So 12-step recovery suggests I find a God (or god) of my own understanding. That’s a hard enough task for your average alcoholic or addict. But when bipolar mania, coupled with psychosis, once had you convinced that you were God… of rather that more obscure member of the Trinity, the Holy Ghost, that is some tricky territory to navigate. Couple that with some massive resentments towards man-made religion, it’s a small miracle that I every quieted the debating society.
But if I am to tell the story of how I rebuilt my life after repeated descents into alcoholism and madness the story really starts there… oh, hold up, it really started with getting my meds right so I wouldn’t launch into whacked out, I-am-God grandiosity every time I put the bottle down. But we will talk meds in a bit, let’s tackle the omnipotent elephant in the room first.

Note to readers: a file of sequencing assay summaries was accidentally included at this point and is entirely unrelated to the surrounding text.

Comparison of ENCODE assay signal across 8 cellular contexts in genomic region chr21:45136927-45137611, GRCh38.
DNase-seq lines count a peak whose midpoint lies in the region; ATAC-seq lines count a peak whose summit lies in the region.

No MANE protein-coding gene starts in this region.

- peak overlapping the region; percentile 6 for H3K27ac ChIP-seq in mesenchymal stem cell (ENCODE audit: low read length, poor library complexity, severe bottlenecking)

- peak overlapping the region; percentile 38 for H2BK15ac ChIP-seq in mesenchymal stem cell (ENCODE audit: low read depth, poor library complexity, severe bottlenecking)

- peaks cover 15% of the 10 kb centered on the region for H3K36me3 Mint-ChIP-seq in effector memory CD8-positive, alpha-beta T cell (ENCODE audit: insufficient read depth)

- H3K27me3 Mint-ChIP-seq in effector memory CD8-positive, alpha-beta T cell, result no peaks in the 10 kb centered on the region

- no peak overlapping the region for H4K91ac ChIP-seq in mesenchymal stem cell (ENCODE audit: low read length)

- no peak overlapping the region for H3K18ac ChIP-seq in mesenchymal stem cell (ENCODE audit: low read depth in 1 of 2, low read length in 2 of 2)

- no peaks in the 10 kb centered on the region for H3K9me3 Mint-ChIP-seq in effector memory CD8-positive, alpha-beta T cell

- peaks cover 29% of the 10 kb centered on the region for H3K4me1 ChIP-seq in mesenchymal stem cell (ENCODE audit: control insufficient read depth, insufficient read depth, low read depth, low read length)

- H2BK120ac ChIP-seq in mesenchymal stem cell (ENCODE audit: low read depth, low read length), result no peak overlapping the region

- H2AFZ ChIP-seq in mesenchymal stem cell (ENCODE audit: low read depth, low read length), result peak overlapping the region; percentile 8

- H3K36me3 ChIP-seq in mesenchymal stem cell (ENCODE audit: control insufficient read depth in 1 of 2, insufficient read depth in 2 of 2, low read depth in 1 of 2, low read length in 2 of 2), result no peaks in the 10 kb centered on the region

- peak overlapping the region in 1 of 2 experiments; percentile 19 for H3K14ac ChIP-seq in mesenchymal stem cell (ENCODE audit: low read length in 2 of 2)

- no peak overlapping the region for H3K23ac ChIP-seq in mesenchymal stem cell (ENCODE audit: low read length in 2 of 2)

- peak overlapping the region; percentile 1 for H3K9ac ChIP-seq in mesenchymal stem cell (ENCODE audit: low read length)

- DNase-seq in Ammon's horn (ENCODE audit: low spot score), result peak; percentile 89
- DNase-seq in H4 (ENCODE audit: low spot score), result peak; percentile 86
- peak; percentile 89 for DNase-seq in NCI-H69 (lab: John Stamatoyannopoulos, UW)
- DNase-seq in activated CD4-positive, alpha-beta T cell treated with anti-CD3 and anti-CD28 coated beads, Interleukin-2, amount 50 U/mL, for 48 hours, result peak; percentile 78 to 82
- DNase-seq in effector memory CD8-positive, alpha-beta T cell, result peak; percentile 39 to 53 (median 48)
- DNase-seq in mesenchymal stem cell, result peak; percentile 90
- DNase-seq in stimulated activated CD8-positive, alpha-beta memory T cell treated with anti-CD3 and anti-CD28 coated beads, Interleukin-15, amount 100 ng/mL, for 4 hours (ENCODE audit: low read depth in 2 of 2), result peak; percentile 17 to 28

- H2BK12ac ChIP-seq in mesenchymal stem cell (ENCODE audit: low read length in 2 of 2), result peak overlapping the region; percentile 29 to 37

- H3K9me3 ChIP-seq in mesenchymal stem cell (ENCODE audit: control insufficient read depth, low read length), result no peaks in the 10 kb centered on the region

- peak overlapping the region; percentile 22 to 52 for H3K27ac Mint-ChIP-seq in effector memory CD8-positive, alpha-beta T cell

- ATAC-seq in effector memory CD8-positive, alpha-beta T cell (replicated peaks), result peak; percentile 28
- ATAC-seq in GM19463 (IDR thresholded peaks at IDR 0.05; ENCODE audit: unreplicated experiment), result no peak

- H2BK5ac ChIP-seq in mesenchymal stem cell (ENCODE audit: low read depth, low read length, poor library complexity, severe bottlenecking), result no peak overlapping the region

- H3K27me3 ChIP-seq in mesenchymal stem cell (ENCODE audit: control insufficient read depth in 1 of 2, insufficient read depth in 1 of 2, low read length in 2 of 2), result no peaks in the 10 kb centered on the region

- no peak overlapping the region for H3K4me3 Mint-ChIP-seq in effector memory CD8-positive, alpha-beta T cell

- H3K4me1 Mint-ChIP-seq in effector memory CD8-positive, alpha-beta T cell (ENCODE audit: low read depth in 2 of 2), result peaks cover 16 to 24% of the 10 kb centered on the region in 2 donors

So on or around March 12, 2006, I was in the midsts of an alcohol-fueled binge to end all binges. I was guzzling fifths of vodka, but couldn’t get buzzed. I was just sick, sad and wandering the halls of a Courtyard by Marriott in my underwear a little to frequently for management’s liking. With the ease and comfort of a drink but a hollow memory, and no amount of liquor firing it up again, I decided to have a little chat with the God of my childhood… ok, it was more of a profanity-laced rant, but regardless, I let that bearded, grandfatherly figure know what I thought about being born a bipolar, alcoholic and having been unable to find lasting peace, serenity and sobriety despite having been in-and-out of the rooms of recovery for fourteen years. Five days later—St. Patrick’s Day ironically—I got sober and have stayed sober ever since. Lesson learned. Swear more when you pray…